I’ve found something that’s been working for me in this the beginning phase of my quest to get, as I call it, “hipster thin.” It’s perhaps a reverse-psych way of doing business, but what I do is keep a candy bar on hand. Out in the open. Dangerously close.
I first tried it early into Week No. 1 of our diet when I was suffering from some severe chocolate withdrawal. I was at a gas station and so I gave in and bought a 460-calorie, kingsized Fastbreak bar (one of my favorites). The good news was that I didn’t scarf it. Instead of devouring it on the ride home I left it untouched, bringing it inside and setting it out in the open on the corner of my desk where it then stayed miraculously untouched for 1, 2, 3, 4, 5, 6, 7, 8, 9 days until my wife and I split it for dessert.
The cool thing was that it was never really a test not to eat it. It was there at arm’s length whenever I was at my desk, but I never felt taunted by it. In fact, it was a nice shot of empowerment that I didn’t fixate on the thing.
But even better was the the candy bar’s long range as a deterrent. On several occasions it prevented me from making a rash purchase whenever I was out. If I was at Vons getting groceries or the corner store picking up a newspaper and suddenly overcome with the urge to buy that chocolate chip cookie dough or that package of Zingers, instead I would reason that there’s no need to buy such junk when I already have a fix waiting for me at home.
It worked like a charm. But in the wake of that Fastbreak bar, my resolve was showing signs of cracking. First came the commercial for those peanut butter-filled Hershey’s kisses. But damn! I could barely contain the chocolate beastie in me from purchasing five pounds of them at Costco last week. A couple nights ago there was another ad on TV for some sort of Reese’s peanut butter cookies. So good did those look that I proclaimed I was going to dive into a bag of those should I have shed three more pounds by my next weigh-in this Sunday (but at least I set the bar to an amount that I’m not likely to acheive… I’ve only lost four in the first two weeks).
Then came yesterday’s trip to Trader Joes. I managed to avoid eye contact with the majority of the containers of chocolate-covered raisins, nuts, et cetera, but I admit I fondled the tubs of cark chocolate chip cookie dough and and Belgian chocolate pudding. But I put them back. Because I’m tough like that.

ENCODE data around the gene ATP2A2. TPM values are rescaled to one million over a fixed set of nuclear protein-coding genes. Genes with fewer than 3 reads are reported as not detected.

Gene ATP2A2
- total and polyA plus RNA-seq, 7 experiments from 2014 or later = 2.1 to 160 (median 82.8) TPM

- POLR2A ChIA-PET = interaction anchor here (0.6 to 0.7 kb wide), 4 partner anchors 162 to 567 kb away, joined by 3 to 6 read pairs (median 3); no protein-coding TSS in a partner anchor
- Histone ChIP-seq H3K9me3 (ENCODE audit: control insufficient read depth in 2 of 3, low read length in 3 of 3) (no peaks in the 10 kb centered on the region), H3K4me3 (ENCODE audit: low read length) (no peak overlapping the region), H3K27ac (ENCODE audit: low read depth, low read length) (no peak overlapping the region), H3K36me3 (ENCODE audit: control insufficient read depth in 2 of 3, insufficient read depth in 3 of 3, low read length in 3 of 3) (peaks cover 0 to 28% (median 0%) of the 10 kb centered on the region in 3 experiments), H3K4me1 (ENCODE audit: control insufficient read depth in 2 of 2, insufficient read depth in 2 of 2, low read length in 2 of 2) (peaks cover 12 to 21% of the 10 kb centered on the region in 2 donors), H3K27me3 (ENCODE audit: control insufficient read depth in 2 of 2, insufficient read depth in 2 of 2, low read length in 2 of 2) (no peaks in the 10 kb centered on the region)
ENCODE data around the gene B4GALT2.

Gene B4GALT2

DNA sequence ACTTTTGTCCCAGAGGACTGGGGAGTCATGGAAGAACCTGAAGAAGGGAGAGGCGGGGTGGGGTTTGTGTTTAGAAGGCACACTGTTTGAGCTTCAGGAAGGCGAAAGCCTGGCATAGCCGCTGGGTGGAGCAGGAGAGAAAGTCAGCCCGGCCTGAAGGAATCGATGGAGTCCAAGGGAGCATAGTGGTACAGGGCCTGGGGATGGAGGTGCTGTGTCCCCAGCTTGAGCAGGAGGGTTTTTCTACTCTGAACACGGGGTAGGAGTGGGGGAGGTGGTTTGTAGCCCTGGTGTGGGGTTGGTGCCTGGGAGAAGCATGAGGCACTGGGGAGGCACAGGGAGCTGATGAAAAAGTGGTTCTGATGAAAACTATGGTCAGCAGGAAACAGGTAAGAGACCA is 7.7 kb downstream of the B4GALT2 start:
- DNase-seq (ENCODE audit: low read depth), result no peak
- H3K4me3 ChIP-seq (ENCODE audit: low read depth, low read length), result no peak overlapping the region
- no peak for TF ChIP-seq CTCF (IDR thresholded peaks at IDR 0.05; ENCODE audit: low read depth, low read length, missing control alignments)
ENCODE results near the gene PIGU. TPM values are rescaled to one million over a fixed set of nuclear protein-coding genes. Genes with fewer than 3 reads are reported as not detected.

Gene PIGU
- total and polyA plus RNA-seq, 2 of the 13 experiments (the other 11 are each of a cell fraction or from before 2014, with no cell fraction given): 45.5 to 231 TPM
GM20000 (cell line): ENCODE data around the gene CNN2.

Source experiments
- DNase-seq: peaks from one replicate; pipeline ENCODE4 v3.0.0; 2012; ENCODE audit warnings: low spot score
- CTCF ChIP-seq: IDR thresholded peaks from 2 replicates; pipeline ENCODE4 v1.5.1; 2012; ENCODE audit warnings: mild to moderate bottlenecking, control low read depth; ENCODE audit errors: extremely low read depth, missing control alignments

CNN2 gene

I did cave in and purchase a container of triple gingersnap cookies (serving size of six equals 140 calories). And last but not least my desk’s northwest corner is once again home to a candy bar:
Specifically a Trader Joe’s Organic Dark Chocolate Truffle bar comprising three total servings at a grand total of â€” yikes! â€” 540 calories (note to self: check Cybele’s Candy Blog to see if she’s had chance to review this item).
It’s already done its job today. At Vons grocery shopping this afternoon I didn’t even think about grabbing anything even remotely chocolate related. No need, when this 3.5-ounces of decadence is standing guard at home. I can’t guarantee it’ll be on post for as long as the Fastbreak bar, but we’ll see.
About my desire to be so-called “hipster thin?” When I joined my wife in this weight-loss undertaking my goal was and still is to lose 30 pounds by July 1. I felt very fit a couple years ago at 230 (even though by strict weight-to-height chart standards that still means I’m grossly overweight). However, I’ve decided I’m not going to stop there. Next stop after that is 215 by October 1, with my final destination to be 200 a year from now, by the end of January 2007.
Why? First and foremost I want to enable my good health and contribute to my well being so that I’m around for as long as I can be for my wife and my daughter and my friends. On a more personal level, it’s quite simple. All my adult life I’ve tried and failed to get down to 200. In fact, I’ve only come close once and for the countless other times, I’ve never felt so able to achieve it as I do now. Thirdly, and I’ve written of this before: it’s a tremendous positive to be so empowered. Even though it’s only four pounds I’ve already lost (and however much else this week), it feels like 40. There’s an elation and a self-satisfaction that all the pizza and pie in the world can’t replace. And lastly, is pure vanity. I just want to look good. I want my self-perception and reality to be balanced for once in my life, not be at opposites. I want to wear clothes, not have them wear me and I want to have the confidence not to wear them, too.
It could be that having been so disappointed with my body throughout my life (going back to junior high) there’s no way of resolving the battle of how I see myself versus what’s real and that I could very well get down to 200 and still be magnifying flaws that no one else sees.
That may happen. I’m not saying this will be a magic cure-all to my ability to be self critical. But then my plan isn’t to become some Hollywood ideal. You won’t find me trying to sculpt a six-pack out of this belly. What you will find is the absolute joy I’ll be feeling at stepping on a scale and seeing myself minus 60 pounds… and all the baggage that went with it.